CD138 (syndecan-1) is a transmembrane heparan sulfate present on the surface membrane of 95% of plasma cells in paraffin wax sections. Other haemopoietic cells, endothelial cells, and lymphoplasmacytoid lymphomas are not stained with antibodies to CD138.24 Plasma cells may occasionally be negative in fibrotic areas because CD138 is shed from the surface membrane into the surrounding fibrotic matrix.25

VS38c is a mouse monoclonal antibody reactive against the intracellular protein p63 located within the rough endoplasmic reticulum. It stains normal and neoplastic plasma cells in paraffin wax embedded sections, in addition to lymphoplasmacytoid lymphomas, endothelial cells, and one third of diffuse large B cell lymphomas. The VS38c antibody also stains non-haemopoietic tumours.26

“Immunoglobulin heavy and light chain staining is useful for identifying plasma cells and for demonstrating the presence of clonal restriction”

The Bcl-2 protein is aberrantly expressed in patients with the t(14;18) translocation, which brings the bcl-2 gene under the influence of the immunoglobulin heavy chain gene promoter. Bcl-2 is an important protein inhibiting programmed cell death and overexpression is present in a wide variety of lymphomas other than follicular lymphoma, despite the absence of the bcl-2/IgH gene rearrangement.27 Both normal and malignant plasma cells exhibit cytoplasmic Bcl-2 staining. In a study of 49 patients with multiple myeloma, Bcl-2 positivity was present in 97%.10

Immunoglobulin heavy and light chain staining is useful for identifying plasma cells and for demonstrating the presence of clonal restriction. In MGUS, monotypic restriction may not always be obvious, particularly when the plasma cell burden is minimal. Optimising background staining can be complicated by the presence of extracellular light chains. Prolonged fixation, the decalcification process, and plasma cell dysplasia can result in false negative results.7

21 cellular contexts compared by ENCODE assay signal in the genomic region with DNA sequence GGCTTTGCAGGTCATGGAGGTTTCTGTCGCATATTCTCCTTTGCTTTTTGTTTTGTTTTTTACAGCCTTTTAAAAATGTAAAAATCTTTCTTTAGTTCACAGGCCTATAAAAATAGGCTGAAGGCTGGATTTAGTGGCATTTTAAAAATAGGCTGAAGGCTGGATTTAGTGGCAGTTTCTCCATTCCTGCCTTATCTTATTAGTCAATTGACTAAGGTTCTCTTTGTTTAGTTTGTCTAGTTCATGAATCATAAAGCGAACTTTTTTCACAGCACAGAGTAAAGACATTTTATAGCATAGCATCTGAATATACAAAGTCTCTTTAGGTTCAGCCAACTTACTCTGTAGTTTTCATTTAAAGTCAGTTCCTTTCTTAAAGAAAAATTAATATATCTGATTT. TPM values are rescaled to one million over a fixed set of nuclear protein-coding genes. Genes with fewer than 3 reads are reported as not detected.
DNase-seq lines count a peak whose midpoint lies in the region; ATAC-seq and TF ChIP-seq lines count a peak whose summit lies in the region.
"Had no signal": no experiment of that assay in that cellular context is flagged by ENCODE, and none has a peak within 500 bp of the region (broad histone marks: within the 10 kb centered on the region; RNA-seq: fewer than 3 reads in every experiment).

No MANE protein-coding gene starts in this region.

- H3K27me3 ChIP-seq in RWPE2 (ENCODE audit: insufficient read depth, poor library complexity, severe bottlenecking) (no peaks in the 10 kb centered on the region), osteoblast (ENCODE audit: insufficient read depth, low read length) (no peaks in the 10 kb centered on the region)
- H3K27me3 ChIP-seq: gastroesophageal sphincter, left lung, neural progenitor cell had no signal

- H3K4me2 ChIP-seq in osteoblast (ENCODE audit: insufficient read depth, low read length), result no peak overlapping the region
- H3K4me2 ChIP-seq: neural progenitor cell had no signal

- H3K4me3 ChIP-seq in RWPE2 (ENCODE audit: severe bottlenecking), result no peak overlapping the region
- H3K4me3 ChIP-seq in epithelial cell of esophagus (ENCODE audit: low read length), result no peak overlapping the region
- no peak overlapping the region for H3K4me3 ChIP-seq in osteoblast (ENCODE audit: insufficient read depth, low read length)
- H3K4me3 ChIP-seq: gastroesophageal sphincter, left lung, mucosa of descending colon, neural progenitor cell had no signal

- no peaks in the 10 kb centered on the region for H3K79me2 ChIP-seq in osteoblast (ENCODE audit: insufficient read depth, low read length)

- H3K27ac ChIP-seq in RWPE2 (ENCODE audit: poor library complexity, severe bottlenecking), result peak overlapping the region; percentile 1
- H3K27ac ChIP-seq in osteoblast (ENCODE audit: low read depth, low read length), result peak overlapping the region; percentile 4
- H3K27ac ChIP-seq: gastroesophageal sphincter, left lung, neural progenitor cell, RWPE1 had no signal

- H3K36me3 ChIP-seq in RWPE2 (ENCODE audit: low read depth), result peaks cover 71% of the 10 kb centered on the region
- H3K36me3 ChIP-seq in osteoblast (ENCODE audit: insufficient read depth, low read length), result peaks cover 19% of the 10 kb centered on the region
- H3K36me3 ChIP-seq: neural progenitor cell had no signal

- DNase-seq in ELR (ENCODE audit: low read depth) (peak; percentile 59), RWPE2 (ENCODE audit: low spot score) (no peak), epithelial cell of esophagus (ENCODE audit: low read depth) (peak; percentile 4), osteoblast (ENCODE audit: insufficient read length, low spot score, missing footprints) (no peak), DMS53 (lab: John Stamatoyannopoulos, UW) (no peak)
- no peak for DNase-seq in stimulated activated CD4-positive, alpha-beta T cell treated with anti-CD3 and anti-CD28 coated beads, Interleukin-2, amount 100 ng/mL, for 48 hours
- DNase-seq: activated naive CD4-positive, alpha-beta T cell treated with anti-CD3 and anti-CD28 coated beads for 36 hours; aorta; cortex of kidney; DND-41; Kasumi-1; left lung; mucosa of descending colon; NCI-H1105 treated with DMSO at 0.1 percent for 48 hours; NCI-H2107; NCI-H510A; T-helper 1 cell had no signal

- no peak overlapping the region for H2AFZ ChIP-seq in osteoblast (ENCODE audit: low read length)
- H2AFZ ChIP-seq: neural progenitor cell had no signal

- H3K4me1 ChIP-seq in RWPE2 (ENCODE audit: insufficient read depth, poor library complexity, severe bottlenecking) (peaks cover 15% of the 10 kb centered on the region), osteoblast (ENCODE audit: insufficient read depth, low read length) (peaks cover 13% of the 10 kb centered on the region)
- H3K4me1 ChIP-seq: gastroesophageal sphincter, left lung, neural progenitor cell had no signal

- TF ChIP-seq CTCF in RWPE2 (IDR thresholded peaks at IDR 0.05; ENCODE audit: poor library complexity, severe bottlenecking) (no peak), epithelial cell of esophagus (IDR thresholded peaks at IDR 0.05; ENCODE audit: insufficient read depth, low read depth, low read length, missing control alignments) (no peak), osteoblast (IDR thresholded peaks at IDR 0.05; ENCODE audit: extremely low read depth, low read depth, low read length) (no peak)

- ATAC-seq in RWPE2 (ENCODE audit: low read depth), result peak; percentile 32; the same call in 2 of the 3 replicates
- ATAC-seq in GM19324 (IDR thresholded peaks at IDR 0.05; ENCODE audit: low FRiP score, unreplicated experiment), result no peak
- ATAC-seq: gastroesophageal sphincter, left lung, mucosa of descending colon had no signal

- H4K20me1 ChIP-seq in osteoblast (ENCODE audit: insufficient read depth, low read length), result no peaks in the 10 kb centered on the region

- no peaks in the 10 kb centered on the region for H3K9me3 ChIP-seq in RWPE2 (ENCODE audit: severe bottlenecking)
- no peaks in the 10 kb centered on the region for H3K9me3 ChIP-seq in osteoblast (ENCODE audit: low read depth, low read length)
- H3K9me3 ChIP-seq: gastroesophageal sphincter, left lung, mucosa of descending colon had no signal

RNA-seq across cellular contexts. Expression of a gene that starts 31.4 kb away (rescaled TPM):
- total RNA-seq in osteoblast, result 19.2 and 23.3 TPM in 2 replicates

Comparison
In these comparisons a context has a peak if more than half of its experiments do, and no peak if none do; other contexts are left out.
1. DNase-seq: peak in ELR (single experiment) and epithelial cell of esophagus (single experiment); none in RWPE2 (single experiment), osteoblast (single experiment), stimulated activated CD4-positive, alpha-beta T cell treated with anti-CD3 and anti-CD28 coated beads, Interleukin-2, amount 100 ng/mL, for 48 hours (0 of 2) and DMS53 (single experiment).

Cyclin D1 is a cell cycle regulator that is overexpressed in 24–40% of patients with myeloma, and positivity is associated with higher tumour grade and stage.28 Patients with myeloma who are positive for cyclin D1 have also been shown to have shorter survival.29 Cyclin D1 expression in myeloma has not been found to correlate with proliferative activity as assessed by Ki-67 staining.30


Determining those patients with myeloma who will develop progressive disease is an important clinical issue. The β2 microglobulin and plasma cell labelling index remain important independent laboratory markers of prognosis.31 Immunohistological assessment of plasma cell differentiation, the volume of plasma cell infiltration, and the pattern of infiltration all have prognostic value.32 An increased volume of myeloma in the bone marrow trephine is associated with shorter survival.29 Furthermore, the pattern of infiltration has prognostic value, with interstitial infiltration associated with a median overall survival of 65 months, interstitial/nodular infiltration 40 months, diffuse involvement 26 months, and a fibrotic pattern 18 months.29 Another study confirmed the association of a diffuse plasma cell infiltrate with reduced survival, but fibrosis was not predictive of an adverse clinical outcome.7